Now, a lot of authors will just throw in random scary images. How boring and meaningless! What makes what Harris does so effective is that he has an intricate, but extremely specific and limited image system going in his books. And he combines fantastical visual and thematic imagery with very realistic and accurate police procedure.

I know, all of these examples are horror, sorry, it’s my thing – but look at THE WIZARD OF OZ (just the brilliant contrast of the black and white world of Kansas and the Technicolor world of Oz says volumes). Look at what Barbara Kingsolver does in PRODIGAL SUMMER, where images of fecundity and the, well, prodigiousness of nature overflow off the pages, revealing characters and conflicts and themes. Look at what Robert Towne/Roman Polanski do with water in CHINATOWN, and try watching that movie sometime with Oedipus in mind… the very specific parallels will blow you away.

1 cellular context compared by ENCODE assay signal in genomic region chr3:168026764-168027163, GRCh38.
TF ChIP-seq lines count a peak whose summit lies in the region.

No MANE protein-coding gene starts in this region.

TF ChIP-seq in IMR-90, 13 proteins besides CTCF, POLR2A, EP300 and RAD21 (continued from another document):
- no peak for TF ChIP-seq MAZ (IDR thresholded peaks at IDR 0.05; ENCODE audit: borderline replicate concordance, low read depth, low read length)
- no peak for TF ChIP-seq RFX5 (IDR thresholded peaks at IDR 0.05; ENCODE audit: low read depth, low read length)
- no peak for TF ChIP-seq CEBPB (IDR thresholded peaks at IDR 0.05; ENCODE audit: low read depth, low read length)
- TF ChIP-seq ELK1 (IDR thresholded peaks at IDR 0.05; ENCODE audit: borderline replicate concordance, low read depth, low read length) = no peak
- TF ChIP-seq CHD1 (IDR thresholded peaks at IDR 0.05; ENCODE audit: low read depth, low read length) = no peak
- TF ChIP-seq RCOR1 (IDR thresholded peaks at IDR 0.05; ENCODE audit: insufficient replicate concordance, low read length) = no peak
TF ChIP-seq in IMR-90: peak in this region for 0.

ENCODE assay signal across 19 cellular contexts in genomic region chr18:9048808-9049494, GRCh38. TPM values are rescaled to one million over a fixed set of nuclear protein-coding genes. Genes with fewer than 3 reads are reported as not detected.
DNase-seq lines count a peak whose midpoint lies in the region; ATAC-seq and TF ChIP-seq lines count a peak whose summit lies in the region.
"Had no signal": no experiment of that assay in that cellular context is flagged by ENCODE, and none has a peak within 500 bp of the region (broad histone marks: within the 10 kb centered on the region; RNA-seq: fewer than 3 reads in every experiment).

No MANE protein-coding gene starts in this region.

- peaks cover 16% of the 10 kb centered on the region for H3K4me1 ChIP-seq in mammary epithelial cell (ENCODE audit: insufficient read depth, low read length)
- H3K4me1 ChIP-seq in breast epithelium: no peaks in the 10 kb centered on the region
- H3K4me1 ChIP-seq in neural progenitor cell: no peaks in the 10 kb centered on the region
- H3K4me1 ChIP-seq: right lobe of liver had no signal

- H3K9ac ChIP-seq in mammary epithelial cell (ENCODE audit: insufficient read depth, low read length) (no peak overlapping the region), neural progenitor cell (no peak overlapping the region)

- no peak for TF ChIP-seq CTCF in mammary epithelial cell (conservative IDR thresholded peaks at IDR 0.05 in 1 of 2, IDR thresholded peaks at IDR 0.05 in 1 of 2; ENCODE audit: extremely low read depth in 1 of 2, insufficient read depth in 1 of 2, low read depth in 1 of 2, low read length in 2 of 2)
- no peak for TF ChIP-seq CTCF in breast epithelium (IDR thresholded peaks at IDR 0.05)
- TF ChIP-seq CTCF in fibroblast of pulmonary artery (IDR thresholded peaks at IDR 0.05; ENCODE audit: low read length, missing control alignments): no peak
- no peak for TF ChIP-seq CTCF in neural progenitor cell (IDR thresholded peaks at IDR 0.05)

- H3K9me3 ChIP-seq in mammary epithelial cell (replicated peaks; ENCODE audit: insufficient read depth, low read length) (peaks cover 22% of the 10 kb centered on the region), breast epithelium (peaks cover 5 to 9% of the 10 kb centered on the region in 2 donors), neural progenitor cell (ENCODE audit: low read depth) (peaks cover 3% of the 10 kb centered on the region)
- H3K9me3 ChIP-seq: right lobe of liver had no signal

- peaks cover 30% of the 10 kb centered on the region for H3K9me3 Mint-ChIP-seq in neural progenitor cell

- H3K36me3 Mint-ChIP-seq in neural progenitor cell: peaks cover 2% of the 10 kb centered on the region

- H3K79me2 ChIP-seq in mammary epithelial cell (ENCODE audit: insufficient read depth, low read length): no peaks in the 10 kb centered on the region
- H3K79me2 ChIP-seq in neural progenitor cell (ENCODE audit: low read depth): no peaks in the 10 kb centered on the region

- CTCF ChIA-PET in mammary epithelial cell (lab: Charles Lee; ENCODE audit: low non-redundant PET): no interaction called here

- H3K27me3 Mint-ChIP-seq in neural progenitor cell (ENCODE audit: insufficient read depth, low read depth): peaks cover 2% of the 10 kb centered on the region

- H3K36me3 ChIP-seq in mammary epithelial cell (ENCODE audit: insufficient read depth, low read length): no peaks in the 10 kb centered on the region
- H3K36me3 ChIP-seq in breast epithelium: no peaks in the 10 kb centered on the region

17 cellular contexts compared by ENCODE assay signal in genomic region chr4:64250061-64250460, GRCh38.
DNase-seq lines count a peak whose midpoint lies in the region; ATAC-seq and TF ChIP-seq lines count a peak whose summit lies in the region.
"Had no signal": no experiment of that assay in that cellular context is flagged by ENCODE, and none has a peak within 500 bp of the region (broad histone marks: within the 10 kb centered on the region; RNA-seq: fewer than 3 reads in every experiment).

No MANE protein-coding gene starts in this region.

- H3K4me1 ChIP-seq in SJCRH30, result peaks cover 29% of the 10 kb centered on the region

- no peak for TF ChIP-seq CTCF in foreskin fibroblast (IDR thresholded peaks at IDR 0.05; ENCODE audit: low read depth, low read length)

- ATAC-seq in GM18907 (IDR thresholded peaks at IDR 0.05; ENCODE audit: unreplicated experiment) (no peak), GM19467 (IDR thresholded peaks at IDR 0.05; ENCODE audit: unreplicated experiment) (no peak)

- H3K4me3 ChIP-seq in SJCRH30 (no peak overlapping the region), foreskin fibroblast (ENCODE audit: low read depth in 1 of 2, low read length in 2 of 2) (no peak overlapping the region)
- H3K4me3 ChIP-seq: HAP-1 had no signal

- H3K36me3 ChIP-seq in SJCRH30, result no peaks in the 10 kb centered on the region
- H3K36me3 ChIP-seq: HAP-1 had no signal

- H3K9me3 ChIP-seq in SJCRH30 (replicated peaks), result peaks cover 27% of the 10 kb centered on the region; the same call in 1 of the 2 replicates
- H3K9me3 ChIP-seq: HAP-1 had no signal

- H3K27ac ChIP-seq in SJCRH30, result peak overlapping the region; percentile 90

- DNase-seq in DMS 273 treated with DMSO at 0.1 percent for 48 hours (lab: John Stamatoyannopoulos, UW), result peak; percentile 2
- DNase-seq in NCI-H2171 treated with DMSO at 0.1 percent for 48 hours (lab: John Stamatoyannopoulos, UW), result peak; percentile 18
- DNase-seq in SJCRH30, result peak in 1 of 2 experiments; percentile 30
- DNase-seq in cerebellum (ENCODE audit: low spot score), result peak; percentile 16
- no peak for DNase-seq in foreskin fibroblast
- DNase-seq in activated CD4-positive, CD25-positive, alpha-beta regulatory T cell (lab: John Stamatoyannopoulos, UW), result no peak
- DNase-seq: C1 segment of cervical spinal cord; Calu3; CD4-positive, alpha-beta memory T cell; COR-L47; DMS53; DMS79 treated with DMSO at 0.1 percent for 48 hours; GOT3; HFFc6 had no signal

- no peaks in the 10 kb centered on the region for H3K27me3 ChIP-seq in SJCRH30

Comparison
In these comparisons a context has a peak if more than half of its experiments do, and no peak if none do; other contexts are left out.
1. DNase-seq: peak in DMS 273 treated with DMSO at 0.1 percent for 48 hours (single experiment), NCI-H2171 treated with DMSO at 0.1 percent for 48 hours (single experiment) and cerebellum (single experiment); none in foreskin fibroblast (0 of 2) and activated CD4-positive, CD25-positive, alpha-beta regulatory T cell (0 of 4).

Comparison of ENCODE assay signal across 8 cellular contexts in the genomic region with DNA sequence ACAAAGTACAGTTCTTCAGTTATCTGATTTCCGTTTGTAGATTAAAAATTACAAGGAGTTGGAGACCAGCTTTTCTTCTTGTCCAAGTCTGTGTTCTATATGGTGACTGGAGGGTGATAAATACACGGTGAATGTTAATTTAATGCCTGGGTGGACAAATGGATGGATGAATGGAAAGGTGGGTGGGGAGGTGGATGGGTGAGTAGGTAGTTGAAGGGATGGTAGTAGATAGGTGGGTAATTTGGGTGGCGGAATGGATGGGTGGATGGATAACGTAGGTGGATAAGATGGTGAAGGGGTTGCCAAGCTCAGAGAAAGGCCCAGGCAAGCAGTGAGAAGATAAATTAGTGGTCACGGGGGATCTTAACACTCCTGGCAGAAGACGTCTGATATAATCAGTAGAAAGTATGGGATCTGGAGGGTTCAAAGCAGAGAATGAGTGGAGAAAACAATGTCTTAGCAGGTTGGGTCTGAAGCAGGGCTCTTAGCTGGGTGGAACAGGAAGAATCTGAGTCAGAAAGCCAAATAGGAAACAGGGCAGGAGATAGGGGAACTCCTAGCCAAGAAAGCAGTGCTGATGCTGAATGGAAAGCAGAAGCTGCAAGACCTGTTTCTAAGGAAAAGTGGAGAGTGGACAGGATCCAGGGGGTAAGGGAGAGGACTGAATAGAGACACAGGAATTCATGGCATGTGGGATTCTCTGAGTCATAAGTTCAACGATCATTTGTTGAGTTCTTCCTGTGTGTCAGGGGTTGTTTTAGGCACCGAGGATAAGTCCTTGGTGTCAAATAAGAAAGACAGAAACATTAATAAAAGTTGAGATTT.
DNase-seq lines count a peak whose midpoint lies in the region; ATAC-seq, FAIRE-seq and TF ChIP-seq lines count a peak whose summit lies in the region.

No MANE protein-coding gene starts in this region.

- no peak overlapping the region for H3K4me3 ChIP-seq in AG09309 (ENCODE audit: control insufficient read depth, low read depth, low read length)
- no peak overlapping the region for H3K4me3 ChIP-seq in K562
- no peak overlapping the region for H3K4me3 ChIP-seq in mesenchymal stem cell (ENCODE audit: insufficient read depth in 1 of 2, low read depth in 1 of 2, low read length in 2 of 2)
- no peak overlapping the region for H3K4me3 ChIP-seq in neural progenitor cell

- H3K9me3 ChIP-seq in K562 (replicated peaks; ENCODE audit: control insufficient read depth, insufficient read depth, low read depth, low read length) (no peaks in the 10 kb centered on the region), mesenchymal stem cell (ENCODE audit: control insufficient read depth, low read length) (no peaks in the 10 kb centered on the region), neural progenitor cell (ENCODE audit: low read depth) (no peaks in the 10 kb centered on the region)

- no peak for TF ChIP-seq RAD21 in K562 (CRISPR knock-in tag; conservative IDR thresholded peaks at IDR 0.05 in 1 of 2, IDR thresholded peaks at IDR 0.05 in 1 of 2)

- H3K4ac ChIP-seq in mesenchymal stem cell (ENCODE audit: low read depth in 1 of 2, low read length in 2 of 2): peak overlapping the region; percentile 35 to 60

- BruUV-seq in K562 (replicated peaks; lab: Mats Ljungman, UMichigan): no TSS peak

So how do you create a visual/thematic image system in your books?

Well, start by becoming more conscious of what image systems authors are working with in books and films that YOU love. Some readers/writers don’t care at all about visual image systems. That’s fine – whatever floats your boat. Me, with rare exceptions, I’ll toss a book within twenty pages if I don’t think the author knows what s/he’s doing visually.

What I do when I start a project, along with outlining, is to keep a list of thematic words that convey what my story is about, to me. For THE HARROWING it was words like: Creation, chaos, abyss, fire, forsaken, shattered, shattering, portal, door, gateway, vessel, empty, void, rage, fury, cast off, forgotten, abandoned, alone, rejected, neglected, shards, discarded…

For THE PRICE – bargain, price, deal, winter, ice, buried, dormant, resurrection, apple, temptation, tree, garden, labyrinth, Sleeping Beauty, castle, queen, princess, prince, king, wish, grant, deal, contract, task, hell, purgatory, descent, mirror, spiral…

Some words I’ll have from the very beginning because they’re part of my own thematic DNA. But as the word lists grow, so does my understanding of the inherent themes of each particular story.